Health authorities in the Democratic Republic of the Congo (DRC) have announced plans to introduce a second experimental Ebola vaccine, manufactured by Johnson & Johnson, from mid-October 2019.
The vaccine, which is given as a two-dose course with a 56 day cycle, will be provided under approved protocols to targeted at-risk populations in areas that do not have active Ebola transmission, as an additional tool to extend protection against the virus.
The new vaccine will complement the current vaccine (rVSV-ZEBOV-GP, manufactured by Merck), which has proven highly effective and safe, and which has helped protect thousands of lives. The Merck vaccine will continue to be provided to all people at high risk of Ebola infection including those who have been in contact with a person confirmed to have Ebola, all contacts of contacts and others determined to be at high risk of contracting Ebola.
Over 223,000 people have received this vaccination during the current outbreak.
In May 2019, the World Health Organizations’ (WHO) Strategic Advisory Group of Experts on Immunization (SAGE) reviewed the use of vaccines in the ongoing Ebola outbreak and issued several recommendations, which included:
- adjusting the dose of the Merck vaccine
- evaluating a second vaccine under appropriate protocols
- changing strategies when insecurity makes it difficult to reach people
- increasing the number of people vaccinated within communities with ongoing transmission
The main vaccination strategy used with the Merck vaccine is a ‘ring strategy’ where all people who have come into contact with someone with a confirmed case of Ebola are given the vaccine. Where people are stigmatized or feel under threat, temporary ‘pop-up’ vaccination sites are set up, often at health posts, rather than near the homes of individuals infected with Ebola. In addition to providing vaccination access at a safe, more anonymous site, this strategy also increases protection for vaccinators in areas where there is ongoing conflict and insecurity.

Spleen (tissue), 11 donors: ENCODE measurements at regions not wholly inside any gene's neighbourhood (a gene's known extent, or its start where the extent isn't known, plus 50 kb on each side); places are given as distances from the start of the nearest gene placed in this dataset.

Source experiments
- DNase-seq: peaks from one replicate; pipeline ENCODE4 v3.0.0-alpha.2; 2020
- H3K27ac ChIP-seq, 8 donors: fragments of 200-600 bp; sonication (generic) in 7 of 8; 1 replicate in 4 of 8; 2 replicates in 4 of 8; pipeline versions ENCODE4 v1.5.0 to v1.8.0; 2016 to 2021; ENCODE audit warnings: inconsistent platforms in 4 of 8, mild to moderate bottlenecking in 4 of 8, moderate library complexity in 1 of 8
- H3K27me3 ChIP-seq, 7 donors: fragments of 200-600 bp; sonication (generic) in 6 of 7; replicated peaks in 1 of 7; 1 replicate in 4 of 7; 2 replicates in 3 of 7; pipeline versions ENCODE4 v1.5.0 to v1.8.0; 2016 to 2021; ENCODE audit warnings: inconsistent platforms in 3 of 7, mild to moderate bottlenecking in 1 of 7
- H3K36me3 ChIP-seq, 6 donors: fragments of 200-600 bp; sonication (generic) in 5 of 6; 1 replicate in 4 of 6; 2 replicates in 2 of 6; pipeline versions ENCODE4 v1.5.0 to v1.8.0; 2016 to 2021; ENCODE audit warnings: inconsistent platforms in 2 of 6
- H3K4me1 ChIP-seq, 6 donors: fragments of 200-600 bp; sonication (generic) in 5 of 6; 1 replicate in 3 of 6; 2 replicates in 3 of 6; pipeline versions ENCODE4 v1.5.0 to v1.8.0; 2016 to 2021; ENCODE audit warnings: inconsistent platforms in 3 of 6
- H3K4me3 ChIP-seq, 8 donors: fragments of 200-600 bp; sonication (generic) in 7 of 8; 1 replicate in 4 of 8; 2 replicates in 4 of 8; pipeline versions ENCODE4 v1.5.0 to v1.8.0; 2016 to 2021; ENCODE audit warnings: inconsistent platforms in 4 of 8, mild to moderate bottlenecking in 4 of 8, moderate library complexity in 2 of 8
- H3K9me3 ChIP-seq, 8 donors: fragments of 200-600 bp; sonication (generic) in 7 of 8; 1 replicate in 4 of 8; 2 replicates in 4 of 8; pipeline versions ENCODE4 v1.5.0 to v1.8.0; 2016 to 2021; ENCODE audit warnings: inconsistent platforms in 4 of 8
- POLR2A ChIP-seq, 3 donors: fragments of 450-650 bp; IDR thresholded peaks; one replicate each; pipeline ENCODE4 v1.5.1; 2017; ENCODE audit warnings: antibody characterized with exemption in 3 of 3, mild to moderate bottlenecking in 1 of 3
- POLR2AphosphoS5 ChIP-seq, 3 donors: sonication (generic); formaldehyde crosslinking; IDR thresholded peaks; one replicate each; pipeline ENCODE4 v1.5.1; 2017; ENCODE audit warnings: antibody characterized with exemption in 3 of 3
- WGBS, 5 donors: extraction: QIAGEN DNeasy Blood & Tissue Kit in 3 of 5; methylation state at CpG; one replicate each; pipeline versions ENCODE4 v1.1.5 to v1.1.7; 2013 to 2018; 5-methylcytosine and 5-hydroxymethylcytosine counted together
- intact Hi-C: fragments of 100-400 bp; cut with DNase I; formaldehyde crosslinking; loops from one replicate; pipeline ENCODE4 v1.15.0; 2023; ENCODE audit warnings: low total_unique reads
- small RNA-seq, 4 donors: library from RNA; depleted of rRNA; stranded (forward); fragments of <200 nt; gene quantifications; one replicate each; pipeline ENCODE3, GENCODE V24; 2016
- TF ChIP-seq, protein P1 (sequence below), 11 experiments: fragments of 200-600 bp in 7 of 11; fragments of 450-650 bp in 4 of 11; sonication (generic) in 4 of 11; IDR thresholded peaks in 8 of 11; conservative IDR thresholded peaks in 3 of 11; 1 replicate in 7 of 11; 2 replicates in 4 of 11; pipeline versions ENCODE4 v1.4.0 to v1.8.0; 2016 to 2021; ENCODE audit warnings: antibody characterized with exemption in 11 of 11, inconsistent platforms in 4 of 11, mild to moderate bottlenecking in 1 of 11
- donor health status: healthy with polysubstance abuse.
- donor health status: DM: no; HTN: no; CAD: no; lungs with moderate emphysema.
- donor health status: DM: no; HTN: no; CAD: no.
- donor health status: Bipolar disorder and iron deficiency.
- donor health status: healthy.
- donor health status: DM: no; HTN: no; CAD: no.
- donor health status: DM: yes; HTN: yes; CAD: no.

Another approach being used to offer vaccination for people with a high-risk of contracting Ebola is ‘targeted geographic vaccination’. This involves vaccinating everyone in the neighbourhood, rather than vaccinating only the known contacts and contacts of contacts. Targeted geographic vaccination was used successfully when the outbreak spread to Chowe in South Kivu, with over 90% of people accepting vaccination.
Since the start of the outbreak, the WHO and its partners have worked to recruit and train Congolese nationals from within Ebola-affected communities as vaccinators to increase community acceptance and also transfer skills to the region. The majority of ring vaccination team members are now trained healthcare workers, doctors and medical students from affected communities who speak local languages and understand community concerns.
Source: WHO, 23 September 2019